In The Nian Monster by Andrea Wang and Alina Chau (Albert Whitman, 2016), young Xingling wonders why all the Chinese New Year decorations are red, so her grandmother (Po Po) tells her all about the Nian Monster — a ferocious creature with “jaws as wide as caverns” and “teeth sharper than swords,” who would get so hungry every Spring, he left his home in the mountains to consume entire villages.

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crispy chewy crumbly: a baker’s dozen of cookie picture books

Read me, eat me, love me.

Today we’re all about cookies with our yummy baker’s dozen of favorite cookie picture books. Mmmm! Can you smell the rich buttery goodness of these lovingly baked stories? These chewy charmers are flavored with a good measure of humor, mystery, suspense, excitement, wisdom, and whimsy for a satisfying read any time.

Whether it involves gingerbread boys, kangaroos, monkeys, cats, cows, ducklings or detectives, we see how this favorite childhood treat can be smart and tough, with crumble-proof narratives to hit the spot. So grab a cold glass of milk, settle in your favorite chair, and reach right into the cookie jar. Happy story-nibbling!

from Who Put the Cookies in the Cookie Jar? © 2013 Julie Paschkis

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nine cool things on a tuesday

coolbootsorange

1. Well, now, here’s something I haven’t done before: get my daily dose of Vitamin C from a pair of boots! Orange you just tickled by these? Certainly a fun way to brighten up a rainy day.

In case you haven’t noticed, I have a “thing” for fake food. When I visited Japan years ago, I LOVED all the fake food dishes displayed in the restaurant windows. They looked very realistic and handily solved the problem of not being able to read the menu. 🙂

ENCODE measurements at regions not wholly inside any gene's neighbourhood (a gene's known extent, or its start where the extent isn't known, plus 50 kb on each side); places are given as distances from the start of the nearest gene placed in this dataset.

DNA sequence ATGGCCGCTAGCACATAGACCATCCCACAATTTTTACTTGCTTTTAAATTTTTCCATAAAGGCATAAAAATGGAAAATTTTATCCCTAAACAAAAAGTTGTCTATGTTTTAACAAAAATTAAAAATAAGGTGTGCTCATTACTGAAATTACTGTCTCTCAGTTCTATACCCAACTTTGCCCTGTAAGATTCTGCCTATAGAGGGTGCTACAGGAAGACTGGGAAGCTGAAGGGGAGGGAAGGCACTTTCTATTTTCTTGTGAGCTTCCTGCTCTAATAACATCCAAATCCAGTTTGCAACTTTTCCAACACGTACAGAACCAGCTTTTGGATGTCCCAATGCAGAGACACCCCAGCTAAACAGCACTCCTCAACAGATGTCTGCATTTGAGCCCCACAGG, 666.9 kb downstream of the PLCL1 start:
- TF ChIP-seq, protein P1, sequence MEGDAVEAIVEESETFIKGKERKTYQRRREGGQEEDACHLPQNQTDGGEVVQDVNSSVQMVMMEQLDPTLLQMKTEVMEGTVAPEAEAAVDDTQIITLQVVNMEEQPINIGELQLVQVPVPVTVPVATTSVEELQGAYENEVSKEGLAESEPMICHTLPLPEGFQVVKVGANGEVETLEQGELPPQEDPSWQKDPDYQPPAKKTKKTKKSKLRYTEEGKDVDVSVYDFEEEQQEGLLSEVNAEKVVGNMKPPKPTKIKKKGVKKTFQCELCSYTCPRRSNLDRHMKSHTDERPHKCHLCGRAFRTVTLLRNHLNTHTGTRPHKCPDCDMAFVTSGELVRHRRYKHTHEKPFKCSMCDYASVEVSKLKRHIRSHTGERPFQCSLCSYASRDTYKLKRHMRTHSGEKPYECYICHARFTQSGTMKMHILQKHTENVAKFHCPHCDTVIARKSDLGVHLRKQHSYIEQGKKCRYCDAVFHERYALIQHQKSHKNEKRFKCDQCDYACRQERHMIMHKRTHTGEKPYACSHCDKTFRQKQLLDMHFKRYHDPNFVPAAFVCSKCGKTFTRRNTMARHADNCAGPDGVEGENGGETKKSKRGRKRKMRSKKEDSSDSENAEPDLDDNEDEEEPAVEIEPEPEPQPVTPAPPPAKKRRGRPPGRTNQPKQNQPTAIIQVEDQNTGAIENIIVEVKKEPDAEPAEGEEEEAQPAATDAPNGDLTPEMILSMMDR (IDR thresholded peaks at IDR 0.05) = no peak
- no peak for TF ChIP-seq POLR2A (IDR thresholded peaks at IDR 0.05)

coolramen
Ramen
cooldandannoodles
Dan Dan Noodles
coolsausageplatter
Sausage Variety Plate

Fake Food Hatanaka sells these orange boots and other accessories, along with plates and bowls of amazing deliciousness: Chinese, Japanese, or Western food, sweets, fruits, sandwiches, and drinks. They also do miniatures if you’re a dollhouse person. Get Google to translate the Japanese to English on the site, purchase via Paypal, and you’re all set!

coolbootsicecream
Ice Cream Boots

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2. New picture book alert: Sweet Competition by Liz and Jimmy Reed (HarperCollins, 2016).

coolsweetcompeititionLiz and Jimmy Reed, the creators of the Cuddles and Rage webcomic, have whipped up a truly delectable picture book debut featuring the antics of competitive twin cherries who will do anything to outsweet er, outsmart one another.

For this pair of twin cherries, everything is a competition. If Girl Cherry can swing higher, Boy Cherry will boast that he can swing lower. If one is smarter, then the other is cooler. So when they enter a contest to build the best dessert ever, they immediately pit themselves against each other. But when you’re attached at the stem, there’s only so much you can do on your own. Things could be easy as pie so to speak if they put aside their differences and join forces. Will Boy Cherry and Girl Cherry cream the competition by working together or will one try to be the cherry on top?

With loveable characters and laugh-out-loud situations, Sweet Competition is the perfect addition to any child’s bookshelf. After all, there’s always room for dessert!

Find out more from the creators at All the Wonders!